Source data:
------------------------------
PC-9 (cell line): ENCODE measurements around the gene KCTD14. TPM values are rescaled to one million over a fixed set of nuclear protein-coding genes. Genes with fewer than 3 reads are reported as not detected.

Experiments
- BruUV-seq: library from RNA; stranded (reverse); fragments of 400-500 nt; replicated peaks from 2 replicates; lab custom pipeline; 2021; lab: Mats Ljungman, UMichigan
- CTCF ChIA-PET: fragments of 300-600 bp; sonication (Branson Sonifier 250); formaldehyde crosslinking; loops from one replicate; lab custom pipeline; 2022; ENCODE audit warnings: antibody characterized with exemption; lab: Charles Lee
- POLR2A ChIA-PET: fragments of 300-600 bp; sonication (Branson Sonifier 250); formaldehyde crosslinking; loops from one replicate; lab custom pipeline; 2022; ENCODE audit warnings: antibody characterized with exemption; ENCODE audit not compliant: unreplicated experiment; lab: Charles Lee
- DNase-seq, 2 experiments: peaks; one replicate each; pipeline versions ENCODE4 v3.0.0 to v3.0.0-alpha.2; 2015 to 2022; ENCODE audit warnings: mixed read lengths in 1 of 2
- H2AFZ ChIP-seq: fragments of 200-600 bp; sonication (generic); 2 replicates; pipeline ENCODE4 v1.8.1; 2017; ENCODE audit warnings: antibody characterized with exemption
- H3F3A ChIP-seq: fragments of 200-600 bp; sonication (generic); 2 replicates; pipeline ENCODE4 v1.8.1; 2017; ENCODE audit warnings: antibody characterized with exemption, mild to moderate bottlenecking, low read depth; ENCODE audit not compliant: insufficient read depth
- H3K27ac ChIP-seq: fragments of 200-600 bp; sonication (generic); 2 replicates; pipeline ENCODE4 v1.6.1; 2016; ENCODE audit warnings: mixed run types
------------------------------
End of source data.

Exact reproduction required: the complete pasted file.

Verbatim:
PC-9 (cell line): ENCODE measurements around the gene KCTD14. TPM values are rescaled to one million over a fixed set of nuclear protein-coding genes. Genes with fewer than 3 reads are reported as not detected.

Experiments
- BruUV-seq: library from RNA; stranded (reverse); fragments of 400-500 nt; replicated peaks from 2 replicates; lab custom pipeline; 2021; lab: Mats Ljungman, UMichigan
- CTCF ChIA-PET: fragments of 300-600 bp; sonication (Branson Sonifier 250); formaldehyde crosslinking; loops from one replicate; lab custom pipeline; 2022; ENCODE audit warnings: antibody characterized with exemption; lab: Charles Lee
- POLR2A ChIA-PET: fragments of 300-600 bp; sonication (Branson Sonifier 250); formaldehyde crosslinking; loops from one replicate; lab custom pipeline; 2022; ENCODE audit warnings: antibody characterized with exemption; ENCODE audit not compliant: unreplicated experiment; lab: Charles Lee
- DNase-seq, 2 experiments: peaks; one replicate each; pipeline versions ENCODE4 v3.0.0 to v3.0.0-alpha.2; 2015 to 2022; ENCODE audit warnings: mixed read lengths in 1 of 2
- H2AFZ ChIP-seq: fragments of 200-600 bp; sonication (generic); 2 replicates; pipeline ENCODE4 v1.8.1; 2017; ENCODE audit warnings: antibody characterized with exemption
- H3F3A ChIP-seq: fragments of 200-600 bp; sonication (generic); 2 replicates; pipeline ENCODE4 v1.8.1; 2017; ENCODE audit warnings: antibody characterized with exemption, mild to moderate bottlenecking, low read depth; ENCODE audit not compliant: insufficient read depth
- H3K27ac ChIP-seq: fragments of 200-600 bp; sonication (generic); 2 replicates; pipeline ENCODE4 v1.6.1; 2016; ENCODE audit warnings: mixed run types